The Plattsmouth Chamber of Commerce organized a ribbon-cutting ceremony Sept. 24, 2010, for the Brian P. Harvey Funeral Home’s location on Main Street. Lender relations specialists from the Nebraska District Office worked with the lender at Murray State Bank to solve some tough problems and ensure the business got SBA-backed financing, and that families in rural Nebraska would continue to receive quality care and attention.
They had worked their way up from employees to potential owners of the business, but before they could take the keys to the front door, they’d need help from a Murray, Neb., banker and a couple of lender relations specialists at the SBA’s Nebraska District Office.
The Fusselman-Wymore Funeral Home, an institution in the eastern part of the Cornhusker State for the past 50 years, offered full bereavement services, including grief support, to five rural Nebraska towns in two counties. The employees, Doug Allen and Brian Harvey, along with their wives, Linda and Christina, respectively, saw an opportunity to purchase the corporation for $1.35 million, but there would be some obstacles in their way.
Russ Henning, a lender with Murray State Bank in Murray, said the current owners of Fusselman-Wymore had problems documenting their cash flow, holding up the sale going forward. Then there were the unconventional problems: Somebody was living in the residence of a shared building at one funeral home location. Normally, proceeds from an SBA loan can’t go to any part of a residence; in small-town Nebraska, though, the funeral director has to live in the funeral home to be on call 24/7. In another location in Syracuse, the business owner lived in house right next to funeral home. “We had to confront the issue that none of the money could go to the house,” Henning said, “so we’re turning the house into office space, transforming it into a place where you can meet with family, display an assortment of caskets and other merchandise.”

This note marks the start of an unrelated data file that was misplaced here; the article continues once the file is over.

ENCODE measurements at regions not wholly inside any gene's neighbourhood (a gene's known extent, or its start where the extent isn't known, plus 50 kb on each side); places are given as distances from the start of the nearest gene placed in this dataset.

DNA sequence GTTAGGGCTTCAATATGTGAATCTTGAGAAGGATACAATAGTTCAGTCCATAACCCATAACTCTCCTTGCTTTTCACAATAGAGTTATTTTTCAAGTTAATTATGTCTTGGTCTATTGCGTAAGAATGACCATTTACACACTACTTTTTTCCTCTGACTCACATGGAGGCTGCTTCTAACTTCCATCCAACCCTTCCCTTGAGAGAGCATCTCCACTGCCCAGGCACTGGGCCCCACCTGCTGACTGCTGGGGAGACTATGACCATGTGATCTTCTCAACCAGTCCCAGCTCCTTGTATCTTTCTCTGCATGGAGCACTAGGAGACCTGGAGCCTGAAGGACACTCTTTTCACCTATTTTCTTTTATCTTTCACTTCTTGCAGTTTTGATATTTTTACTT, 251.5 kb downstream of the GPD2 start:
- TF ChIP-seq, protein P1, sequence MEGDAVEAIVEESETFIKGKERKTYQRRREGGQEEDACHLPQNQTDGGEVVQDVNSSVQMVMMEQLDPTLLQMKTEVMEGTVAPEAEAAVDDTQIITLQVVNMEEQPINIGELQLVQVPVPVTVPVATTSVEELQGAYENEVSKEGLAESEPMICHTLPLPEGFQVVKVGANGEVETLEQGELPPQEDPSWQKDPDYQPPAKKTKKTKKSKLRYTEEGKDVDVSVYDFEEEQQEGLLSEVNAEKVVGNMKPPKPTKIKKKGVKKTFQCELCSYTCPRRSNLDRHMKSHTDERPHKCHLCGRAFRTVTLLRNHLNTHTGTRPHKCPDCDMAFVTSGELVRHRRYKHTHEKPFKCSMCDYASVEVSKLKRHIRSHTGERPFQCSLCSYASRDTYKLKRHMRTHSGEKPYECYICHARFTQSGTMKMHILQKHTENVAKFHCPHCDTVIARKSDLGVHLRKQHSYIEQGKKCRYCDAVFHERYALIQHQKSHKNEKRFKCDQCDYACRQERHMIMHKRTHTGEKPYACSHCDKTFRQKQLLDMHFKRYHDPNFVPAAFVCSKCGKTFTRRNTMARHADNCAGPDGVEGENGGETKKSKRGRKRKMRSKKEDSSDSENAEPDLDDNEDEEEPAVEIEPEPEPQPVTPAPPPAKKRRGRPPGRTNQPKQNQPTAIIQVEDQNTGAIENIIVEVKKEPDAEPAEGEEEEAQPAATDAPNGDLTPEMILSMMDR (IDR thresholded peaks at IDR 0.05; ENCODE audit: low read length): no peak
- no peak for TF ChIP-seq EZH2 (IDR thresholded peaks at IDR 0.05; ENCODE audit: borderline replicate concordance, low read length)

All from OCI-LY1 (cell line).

Worse, the entire deal was under a cloud: All the Fusselman-Wymore properties were in foreclosure.
“We’d done very few SBA loans,” Henning said. “We’d done a couple low-doc things, but this was very big.” So he turned to Deborah Wilson and Suzanne Stearman at the Nebraska District Office for help.
Starting in late December 2009, Stearman worked with Henning over the phone, outlining the eligibility and basic parameters of a standard 7(a) loan for a possible funeral home start-up. Over the next couple of months, Stearman answered several questions from the banker involving appraisals and valuations of the business, including how properly to value the goodwill of a funeral home business that’s served small-town families for half a century. She even helped the borrowers decide that buying the existing business was a better move than starting up a new one.
In March 2010, Stearman drove south from Omaha to Murray to meet in person with Henning to offer help in completing the painstaking work of the loan application.
Wilson offered a complete review of the application package with Stearman during a 2-1/2-hour marathon session late one Thursday afternoon, and caught some discrepancies with financial statements.
“There was one form where you have to do a balance sheet before and after the sale,” Henning explained. Wilson “basically did that for me, which was really helpful.” She also worked with Henning to find an acceptable solution for the processing center to permit the funeral director to continue residing in that funeral home building. After a few phone calls and e-mails later, the deal was submitted and approved by the processing center March 26, 2010 – on the first try.
The foreclosure process had slapped on a deadline, but being in a small town, the banker said, did help: at least all parties to the foreclosure “are on board, doing everything in a rapid fashion to get everything done in time.”
The mountains Henning climbed – with the help of his SBA Nebraska District Office guides – resulted in a payoff for Allen and Harvey with a $1.35 million 7(a) loan under Recovery Act provisions. And the tradition of serving rural Nebraska families in their time of greatest need with the greatest care should continue.